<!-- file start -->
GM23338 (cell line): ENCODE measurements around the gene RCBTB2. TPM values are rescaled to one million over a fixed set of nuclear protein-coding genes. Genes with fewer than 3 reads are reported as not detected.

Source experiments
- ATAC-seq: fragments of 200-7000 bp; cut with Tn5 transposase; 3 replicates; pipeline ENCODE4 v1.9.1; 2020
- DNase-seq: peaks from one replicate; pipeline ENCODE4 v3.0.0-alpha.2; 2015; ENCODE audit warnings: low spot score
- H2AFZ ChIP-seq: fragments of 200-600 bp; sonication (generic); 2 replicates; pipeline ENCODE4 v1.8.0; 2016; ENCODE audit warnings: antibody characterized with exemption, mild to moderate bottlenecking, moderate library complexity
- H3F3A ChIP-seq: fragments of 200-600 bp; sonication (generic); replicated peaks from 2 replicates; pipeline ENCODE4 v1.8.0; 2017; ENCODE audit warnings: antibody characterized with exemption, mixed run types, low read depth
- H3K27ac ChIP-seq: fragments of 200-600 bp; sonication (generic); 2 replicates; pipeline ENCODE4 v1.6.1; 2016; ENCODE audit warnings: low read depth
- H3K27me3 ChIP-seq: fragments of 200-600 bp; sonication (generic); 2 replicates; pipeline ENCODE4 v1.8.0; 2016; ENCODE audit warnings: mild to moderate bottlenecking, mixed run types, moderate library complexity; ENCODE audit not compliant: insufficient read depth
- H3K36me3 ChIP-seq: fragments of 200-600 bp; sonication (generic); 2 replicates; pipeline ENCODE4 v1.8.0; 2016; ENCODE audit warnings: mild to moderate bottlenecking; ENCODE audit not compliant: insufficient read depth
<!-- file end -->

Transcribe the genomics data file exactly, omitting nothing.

GM23338 (cell line): ENCODE measurements around the gene RCBTB2. TPM values are rescaled to one million over a fixed set of nuclear protein-coding genes. Genes with fewer than 3 reads are reported as not detected.

Source experiments
- ATAC-seq: fragments of 200-7000 bp; cut with Tn5 transposase; 3 replicates; pipeline ENCODE4 v1.9.1; 2020
- DNase-seq: peaks from one replicate; pipeline ENCODE4 v3.0.0-alpha.2; 2015; ENCODE audit warnings: low spot score
- H2AFZ ChIP-seq: fragments of 200-600 bp; sonication (generic); 2 replicates; pipeline ENCODE4 v1.8.0; 2016; ENCODE audit warnings: antibody characterized with exemption, mild to moderate bottlenecking, moderate library complexity
- H3F3A ChIP-seq: fragments of 200-600 bp; sonication (generic); replicated peaks from 2 replicates; pipeline ENCODE4 v1.8.0; 2017; ENCODE audit warnings: antibody characterized with exemption, mixed run types, low read depth
- H3K27ac ChIP-seq: fragments of 200-600 bp; sonication (generic); 2 replicates; pipeline ENCODE4 v1.6.1; 2016; ENCODE audit warnings: low read depth
- H3K27me3 ChIP-seq: fragments of 200-600 bp; sonication (generic); 2 replicates; pipeline ENCODE4 v1.8.0; 2016; ENCODE audit warnings: mild to moderate bottlenecking, mixed run types, moderate library complexity; ENCODE audit not compliant: insufficient read depth
- H3K36me3 ChIP-seq: fragments of 200-600 bp; sonication (generic); 2 replicates; pipeline ENCODE4 v1.8.0; 2016; ENCODE audit warnings: mild to moderate bottlenecking; ENCODE audit not compliant: insufficient read depth